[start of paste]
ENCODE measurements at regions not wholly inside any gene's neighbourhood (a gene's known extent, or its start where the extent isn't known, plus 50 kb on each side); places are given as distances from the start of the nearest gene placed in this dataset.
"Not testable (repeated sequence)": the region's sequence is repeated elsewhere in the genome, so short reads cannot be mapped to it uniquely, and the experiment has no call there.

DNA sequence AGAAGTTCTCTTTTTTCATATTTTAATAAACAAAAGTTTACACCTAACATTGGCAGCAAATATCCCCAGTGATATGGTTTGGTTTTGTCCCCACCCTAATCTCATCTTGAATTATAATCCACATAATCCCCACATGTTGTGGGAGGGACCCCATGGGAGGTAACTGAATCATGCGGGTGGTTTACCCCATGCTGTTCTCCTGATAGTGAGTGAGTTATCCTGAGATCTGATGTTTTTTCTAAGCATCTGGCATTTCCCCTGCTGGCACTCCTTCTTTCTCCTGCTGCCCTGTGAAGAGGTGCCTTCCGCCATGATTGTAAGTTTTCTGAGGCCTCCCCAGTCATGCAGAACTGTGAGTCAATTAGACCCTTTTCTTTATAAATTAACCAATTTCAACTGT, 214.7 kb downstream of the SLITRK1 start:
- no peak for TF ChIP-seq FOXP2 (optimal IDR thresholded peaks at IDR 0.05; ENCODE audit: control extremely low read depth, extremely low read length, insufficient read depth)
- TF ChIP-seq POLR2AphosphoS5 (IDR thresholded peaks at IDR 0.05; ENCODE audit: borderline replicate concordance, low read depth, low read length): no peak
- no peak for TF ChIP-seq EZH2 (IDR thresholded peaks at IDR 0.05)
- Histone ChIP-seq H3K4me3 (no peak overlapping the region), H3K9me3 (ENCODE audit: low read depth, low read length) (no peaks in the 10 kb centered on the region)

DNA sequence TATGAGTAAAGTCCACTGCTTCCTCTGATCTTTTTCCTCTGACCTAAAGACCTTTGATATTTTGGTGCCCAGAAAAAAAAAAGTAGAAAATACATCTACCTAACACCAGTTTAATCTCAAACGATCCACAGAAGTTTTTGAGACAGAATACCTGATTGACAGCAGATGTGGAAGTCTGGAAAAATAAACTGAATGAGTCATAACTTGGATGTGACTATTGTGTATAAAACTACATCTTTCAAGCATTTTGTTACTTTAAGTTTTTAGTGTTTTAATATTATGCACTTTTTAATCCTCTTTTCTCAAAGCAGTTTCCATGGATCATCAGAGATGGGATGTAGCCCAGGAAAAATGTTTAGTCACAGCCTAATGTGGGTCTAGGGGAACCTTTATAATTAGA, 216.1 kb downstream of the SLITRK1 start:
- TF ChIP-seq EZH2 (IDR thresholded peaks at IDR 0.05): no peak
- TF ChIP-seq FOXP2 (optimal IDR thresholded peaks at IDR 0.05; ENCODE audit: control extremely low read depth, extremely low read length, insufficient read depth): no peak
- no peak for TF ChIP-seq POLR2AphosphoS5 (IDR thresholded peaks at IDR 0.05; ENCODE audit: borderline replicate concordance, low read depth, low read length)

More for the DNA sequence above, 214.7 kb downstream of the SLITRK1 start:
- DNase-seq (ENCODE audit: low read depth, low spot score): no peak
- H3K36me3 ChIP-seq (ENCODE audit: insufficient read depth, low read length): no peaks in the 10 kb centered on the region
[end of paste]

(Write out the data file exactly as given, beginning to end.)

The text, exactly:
ENCODE measurements at regions not wholly inside any gene's neighbourhood (a gene's known extent, or its start where the extent isn't known, plus 50 kb on each side); places are given as distances from the start of the nearest gene placed in this dataset.
"Not testable (repeated sequence)": the region's sequence is repeated elsewhere in the genome, so short reads cannot be mapped to it uniquely, and the experiment has no call there.

DNA sequence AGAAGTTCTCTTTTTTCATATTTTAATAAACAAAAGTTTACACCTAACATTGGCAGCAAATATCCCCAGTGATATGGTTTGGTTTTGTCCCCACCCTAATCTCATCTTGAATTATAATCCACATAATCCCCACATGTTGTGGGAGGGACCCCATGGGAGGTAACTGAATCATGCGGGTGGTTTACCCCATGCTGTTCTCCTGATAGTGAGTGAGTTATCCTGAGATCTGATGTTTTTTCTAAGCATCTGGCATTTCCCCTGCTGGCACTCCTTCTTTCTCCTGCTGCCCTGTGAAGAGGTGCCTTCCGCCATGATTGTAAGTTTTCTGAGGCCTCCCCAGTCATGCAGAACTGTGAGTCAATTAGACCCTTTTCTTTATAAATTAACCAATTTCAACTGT, 214.7 kb downstream of the SLITRK1 start:
- no peak for TF ChIP-seq FOXP2 (optimal IDR thresholded peaks at IDR 0.05; ENCODE audit: control extremely low read depth, extremely low read length, insufficient read depth)
- TF ChIP-seq POLR2AphosphoS5 (IDR thresholded peaks at IDR 0.05; ENCODE audit: borderline replicate concordance, low read depth, low read length): no peak
- no peak for TF ChIP-seq EZH2 (IDR thresholded peaks at IDR 0.05)
- Histone ChIP-seq H3K4me3 (no peak overlapping the region), H3K9me3 (ENCODE audit: low read depth, low read length) (no peaks in the 10 kb centered on the region)

DNA sequence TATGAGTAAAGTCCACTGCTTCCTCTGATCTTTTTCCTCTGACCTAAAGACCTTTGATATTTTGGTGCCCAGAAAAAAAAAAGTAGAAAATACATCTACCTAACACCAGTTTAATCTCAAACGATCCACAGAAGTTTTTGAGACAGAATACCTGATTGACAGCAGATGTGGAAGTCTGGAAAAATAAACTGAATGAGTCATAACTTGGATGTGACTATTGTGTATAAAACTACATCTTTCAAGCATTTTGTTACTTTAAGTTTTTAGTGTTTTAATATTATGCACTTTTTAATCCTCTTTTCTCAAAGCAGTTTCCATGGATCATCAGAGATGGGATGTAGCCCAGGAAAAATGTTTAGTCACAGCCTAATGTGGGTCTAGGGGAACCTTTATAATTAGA, 216.1 kb downstream of the SLITRK1 start:
- TF ChIP-seq EZH2 (IDR thresholded peaks at IDR 0.05): no peak
- TF ChIP-seq FOXP2 (optimal IDR thresholded peaks at IDR 0.05; ENCODE audit: control extremely low read depth, extremely low read length, insufficient read depth): no peak
- no peak for TF ChIP-seq POLR2AphosphoS5 (IDR thresholded peaks at IDR 0.05; ENCODE audit: borderline replicate concordance, low read depth, low read length)

More for the DNA sequence above, 214.7 kb downstream of the SLITRK1 start:
- DNase-seq (ENCODE audit: low read depth, low spot score): no peak
- H3K36me3 ChIP-seq (ENCODE audit: insufficient read depth, low read length): no peaks in the 10 kb centered on the region